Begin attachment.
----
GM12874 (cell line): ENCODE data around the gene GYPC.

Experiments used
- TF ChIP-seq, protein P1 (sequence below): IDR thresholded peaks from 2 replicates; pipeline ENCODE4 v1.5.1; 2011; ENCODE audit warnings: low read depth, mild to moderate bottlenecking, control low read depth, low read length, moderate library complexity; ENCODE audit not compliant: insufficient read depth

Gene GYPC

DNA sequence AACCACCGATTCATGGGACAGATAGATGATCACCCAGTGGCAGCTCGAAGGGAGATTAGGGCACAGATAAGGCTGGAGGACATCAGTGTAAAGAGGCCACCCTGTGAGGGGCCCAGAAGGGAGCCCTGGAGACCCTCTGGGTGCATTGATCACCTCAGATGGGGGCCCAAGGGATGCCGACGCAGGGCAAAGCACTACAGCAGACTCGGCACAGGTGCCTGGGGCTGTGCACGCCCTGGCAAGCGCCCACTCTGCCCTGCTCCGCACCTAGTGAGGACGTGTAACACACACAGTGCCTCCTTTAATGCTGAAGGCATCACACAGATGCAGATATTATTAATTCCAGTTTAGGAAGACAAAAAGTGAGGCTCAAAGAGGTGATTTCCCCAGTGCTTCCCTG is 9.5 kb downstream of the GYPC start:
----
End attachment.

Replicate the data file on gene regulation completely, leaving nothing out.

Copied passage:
GM12874 (cell line): ENCODE data around the gene GYPC.

Experiments used
- TF ChIP-seq, protein P1 (sequence below): IDR thresholded peaks from 2 replicates; pipeline ENCODE4 v1.5.1; 2011; ENCODE audit warnings: low read depth, mild to moderate bottlenecking, control low read depth, low read length, moderate library complexity; ENCODE audit not compliant: insufficient read depth

Gene GYPC

DNA sequence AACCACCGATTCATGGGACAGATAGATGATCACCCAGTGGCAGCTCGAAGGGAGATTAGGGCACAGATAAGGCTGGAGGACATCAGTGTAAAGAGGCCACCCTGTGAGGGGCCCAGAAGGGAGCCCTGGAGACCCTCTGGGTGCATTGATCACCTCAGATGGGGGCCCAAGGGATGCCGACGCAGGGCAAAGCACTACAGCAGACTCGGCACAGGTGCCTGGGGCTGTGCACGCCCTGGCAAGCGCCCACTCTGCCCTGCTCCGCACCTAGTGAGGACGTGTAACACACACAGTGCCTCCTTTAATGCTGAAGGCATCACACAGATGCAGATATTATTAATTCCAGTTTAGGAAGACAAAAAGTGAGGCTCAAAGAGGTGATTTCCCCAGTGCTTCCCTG is 9.5 kb downstream of the GYPC start: